Islam, the State and Politics in the Sudan

Four years after the fall of President Nimeiri of the Sudan (on April 5, 1985) the relationship between Islam and the State continued to be a thorny issue in Sudanese politics. The cardinal issue in Sudan’s longstanding political crisis remains whether the State is declared secular in view of the country’s diversity of cultures, creeds, and ethnic composition, or whether it becomes Islamic in deference to the northern Sudan’s Muslim majority. This paper analyses the changing patterns of the relationship between Islam and the State in the Sudan, the social and political forces behind the drive to introduce the Islamic legal system, the status of non-Muslims under an Islamic Constitution, and possible alternatives for resolving the political crises in a country characterized by distinct religious, ethnic and cultural loyalties. Attention is paid to Nimeiri’s alignment with the fundamentalist Muslim Brotherhood, the introduction of the Sharia law in 1983, Nimeiri’s drive to Islamicize the Sudanese economy, his assault on the Constitution in 1984 in order to align it with Islamic jurisprudence, the Muslim Brotherhood as the driving force behind the Islamic Sharia, the ‘rationale’ behind Nimeiri’s Islamicization, the Sharia after Nimeiri, the DUP (Democratic Unionist Party) policy document on the South, the Umma Party’s alternative Sharia law, and the ‘Sudan Charter’ of the NIF (National Islamic Front, formerly the Muslim Brotherhood). Ref.

Title: Islam, the State and Politics in the Sudan
Author: Bob, Ali
Year: 1990
Periodical: Northeast African Studies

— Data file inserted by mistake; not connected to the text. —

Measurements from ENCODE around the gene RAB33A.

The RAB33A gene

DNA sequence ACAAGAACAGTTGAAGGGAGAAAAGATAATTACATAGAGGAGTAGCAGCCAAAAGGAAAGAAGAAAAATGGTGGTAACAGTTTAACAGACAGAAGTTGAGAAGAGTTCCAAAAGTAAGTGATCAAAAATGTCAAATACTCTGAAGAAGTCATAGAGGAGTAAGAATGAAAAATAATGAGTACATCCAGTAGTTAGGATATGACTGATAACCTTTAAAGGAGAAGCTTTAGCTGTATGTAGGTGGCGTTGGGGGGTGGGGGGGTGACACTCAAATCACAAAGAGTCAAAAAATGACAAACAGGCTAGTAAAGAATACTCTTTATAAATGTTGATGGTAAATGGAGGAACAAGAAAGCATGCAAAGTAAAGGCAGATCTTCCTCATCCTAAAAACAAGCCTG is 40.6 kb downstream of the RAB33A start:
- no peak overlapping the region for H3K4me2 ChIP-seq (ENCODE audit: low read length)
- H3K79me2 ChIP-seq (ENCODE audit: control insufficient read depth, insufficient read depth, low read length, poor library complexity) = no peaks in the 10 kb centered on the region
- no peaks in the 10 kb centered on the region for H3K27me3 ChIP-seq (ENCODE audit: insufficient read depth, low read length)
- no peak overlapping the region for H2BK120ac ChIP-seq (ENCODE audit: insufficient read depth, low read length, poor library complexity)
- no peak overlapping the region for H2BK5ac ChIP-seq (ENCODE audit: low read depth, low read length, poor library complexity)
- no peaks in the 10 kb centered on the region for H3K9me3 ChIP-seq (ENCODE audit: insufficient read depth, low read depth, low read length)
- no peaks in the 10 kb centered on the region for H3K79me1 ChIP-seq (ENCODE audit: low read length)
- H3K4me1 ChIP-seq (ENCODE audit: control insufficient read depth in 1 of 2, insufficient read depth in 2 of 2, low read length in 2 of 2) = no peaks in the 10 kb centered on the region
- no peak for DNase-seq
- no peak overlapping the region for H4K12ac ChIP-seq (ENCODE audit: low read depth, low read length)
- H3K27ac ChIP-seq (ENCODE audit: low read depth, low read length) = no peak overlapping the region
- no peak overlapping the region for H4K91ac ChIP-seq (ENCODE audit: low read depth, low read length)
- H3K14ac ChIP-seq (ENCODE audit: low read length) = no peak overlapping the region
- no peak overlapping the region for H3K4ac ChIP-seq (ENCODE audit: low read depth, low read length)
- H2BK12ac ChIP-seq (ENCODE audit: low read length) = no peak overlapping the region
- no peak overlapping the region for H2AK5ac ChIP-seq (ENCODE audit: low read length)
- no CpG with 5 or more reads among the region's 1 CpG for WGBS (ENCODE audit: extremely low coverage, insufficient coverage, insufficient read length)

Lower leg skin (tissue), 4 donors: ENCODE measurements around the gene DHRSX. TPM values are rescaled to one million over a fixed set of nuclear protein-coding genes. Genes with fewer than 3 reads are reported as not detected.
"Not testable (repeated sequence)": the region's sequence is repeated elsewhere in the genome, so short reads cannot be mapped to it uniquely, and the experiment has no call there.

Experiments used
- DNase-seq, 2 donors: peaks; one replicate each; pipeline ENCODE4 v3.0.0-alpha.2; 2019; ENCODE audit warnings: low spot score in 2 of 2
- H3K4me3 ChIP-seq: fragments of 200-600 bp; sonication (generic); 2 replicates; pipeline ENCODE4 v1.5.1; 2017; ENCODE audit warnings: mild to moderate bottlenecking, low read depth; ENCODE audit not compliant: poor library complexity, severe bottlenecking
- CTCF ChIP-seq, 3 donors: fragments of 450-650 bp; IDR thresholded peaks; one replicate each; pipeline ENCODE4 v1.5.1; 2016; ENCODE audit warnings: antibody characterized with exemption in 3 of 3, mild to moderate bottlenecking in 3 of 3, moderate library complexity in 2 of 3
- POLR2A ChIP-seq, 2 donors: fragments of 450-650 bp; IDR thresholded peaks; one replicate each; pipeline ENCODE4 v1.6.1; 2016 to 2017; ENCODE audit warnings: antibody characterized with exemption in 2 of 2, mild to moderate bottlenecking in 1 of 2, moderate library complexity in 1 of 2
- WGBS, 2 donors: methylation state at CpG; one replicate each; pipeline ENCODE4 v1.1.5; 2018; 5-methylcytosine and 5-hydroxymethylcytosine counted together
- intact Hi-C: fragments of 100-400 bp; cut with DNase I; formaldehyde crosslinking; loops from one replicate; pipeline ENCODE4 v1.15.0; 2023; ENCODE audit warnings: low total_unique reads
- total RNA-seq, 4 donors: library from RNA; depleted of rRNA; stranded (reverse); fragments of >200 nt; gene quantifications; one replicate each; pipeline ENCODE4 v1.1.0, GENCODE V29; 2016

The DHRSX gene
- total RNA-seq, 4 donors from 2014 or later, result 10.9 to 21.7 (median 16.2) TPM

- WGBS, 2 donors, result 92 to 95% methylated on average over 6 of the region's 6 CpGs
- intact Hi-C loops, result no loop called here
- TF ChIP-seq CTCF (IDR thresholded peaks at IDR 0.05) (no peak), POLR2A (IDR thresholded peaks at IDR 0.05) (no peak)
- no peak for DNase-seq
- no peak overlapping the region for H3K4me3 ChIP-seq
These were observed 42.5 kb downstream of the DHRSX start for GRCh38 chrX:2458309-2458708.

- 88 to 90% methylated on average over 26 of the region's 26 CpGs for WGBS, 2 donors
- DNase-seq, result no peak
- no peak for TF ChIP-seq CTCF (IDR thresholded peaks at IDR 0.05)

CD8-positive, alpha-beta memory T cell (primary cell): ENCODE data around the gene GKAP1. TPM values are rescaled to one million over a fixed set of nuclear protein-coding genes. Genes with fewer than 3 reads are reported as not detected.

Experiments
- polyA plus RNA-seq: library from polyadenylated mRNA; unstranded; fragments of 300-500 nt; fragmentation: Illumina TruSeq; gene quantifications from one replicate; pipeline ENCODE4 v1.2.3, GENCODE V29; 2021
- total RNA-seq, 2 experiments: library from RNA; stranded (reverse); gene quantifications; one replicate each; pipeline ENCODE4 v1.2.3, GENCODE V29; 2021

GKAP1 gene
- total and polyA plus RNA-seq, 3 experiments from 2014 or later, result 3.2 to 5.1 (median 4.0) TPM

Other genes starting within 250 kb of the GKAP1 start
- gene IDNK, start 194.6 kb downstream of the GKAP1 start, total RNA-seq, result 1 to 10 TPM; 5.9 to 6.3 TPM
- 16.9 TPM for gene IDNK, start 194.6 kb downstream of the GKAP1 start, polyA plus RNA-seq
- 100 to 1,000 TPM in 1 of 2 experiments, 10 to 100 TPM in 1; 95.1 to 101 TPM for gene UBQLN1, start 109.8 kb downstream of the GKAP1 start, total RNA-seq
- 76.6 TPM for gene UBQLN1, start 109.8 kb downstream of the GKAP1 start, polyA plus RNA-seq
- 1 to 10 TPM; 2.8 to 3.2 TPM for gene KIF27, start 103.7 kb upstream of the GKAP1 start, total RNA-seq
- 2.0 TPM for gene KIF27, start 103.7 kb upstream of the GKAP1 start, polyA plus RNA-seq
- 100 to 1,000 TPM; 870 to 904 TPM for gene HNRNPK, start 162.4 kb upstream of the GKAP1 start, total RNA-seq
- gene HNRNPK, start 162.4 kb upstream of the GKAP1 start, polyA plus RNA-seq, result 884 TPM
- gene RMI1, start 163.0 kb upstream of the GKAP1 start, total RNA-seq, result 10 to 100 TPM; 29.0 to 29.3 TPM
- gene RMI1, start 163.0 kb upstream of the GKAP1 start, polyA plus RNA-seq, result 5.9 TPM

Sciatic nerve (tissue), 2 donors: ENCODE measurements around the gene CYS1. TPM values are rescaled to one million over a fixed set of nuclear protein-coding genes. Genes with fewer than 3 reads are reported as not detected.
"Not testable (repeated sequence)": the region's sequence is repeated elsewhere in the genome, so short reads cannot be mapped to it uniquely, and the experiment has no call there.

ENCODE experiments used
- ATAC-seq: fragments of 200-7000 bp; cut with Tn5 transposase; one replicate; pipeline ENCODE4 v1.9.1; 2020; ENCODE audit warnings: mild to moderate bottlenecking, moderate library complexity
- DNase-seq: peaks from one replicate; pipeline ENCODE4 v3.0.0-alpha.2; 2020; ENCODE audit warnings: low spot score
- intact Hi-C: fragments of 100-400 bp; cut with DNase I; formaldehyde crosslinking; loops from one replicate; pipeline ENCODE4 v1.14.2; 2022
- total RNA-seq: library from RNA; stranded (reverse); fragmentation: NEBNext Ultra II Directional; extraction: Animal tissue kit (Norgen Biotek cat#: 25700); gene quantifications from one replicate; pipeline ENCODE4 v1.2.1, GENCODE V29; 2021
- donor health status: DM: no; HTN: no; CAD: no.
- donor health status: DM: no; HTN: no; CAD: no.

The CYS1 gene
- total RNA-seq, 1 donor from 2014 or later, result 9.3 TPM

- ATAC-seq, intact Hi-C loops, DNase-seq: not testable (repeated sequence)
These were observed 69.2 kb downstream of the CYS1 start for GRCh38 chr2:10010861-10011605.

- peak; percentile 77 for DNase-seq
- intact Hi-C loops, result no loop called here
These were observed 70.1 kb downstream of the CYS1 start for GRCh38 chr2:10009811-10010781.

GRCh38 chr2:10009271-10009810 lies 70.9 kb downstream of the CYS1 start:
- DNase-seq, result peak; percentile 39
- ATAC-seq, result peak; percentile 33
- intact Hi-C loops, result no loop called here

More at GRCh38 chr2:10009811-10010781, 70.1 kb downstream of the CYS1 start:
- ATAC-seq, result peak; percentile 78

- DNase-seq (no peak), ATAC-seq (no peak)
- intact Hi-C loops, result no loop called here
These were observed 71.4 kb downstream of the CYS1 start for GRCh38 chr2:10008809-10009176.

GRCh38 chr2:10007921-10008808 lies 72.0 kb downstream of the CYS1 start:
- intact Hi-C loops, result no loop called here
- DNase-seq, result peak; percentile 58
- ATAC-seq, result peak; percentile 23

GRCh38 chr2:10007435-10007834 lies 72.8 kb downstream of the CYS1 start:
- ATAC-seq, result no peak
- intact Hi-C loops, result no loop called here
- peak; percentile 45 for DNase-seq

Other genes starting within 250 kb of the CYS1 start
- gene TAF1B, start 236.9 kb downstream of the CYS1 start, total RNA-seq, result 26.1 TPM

Volume: 12
Issue: 2-3
Pages: 201-220
Language: English
Geographic term: Sudan
External link: https://www.jstor.org/stable/43660325
Abstract: Four years after the fall of President Nimeiri of the Sudan (on April 5, 1985) the relationship between Islam and the State continued to be a thorny issue in Sudanese politics. The cardinal issue in Sudan’s longstanding political crisis remains whether the State is declared secular in view of the country’s diversity of cultures, creeds, and ethnic composition, or whether it becomes Islamic in deference to the northern Sudan’s Muslim majority. This paper analyses the changing patterns of the relationship between Islam and the State in the Sudan, the social and political forces behind the drive to introduce the Islamic legal system, the status of non-Muslims under an Islamic Constitution, and possible alternatives for resolving the political crises in a country characterized by distinct religious, ethnic and cultural loyalties. Attention is paid to Nimeiri’s alignment with the fundamentalist Muslim Brotherhood, the introduction of the Sharia law in 1983, Nimeiri’s drive to Islamicize the Sudanese economy, his assault on the Constitution in 1984 in order to align it with Islamic jurisprudence, the Muslim Brotherhood as the driving force behind the Islamic Sharia, the ‘rationale’ behind Nimeiri’s Islamicization, the Sharia after Nimeiri, the DUP (Democratic Unionist Party) policy document on the South, the Umma Party’s alternative Sharia law, and the ‘Sudan Charter’ of the NIF (National Islamic Front, formerly the Muslim Brotherhood). Ref.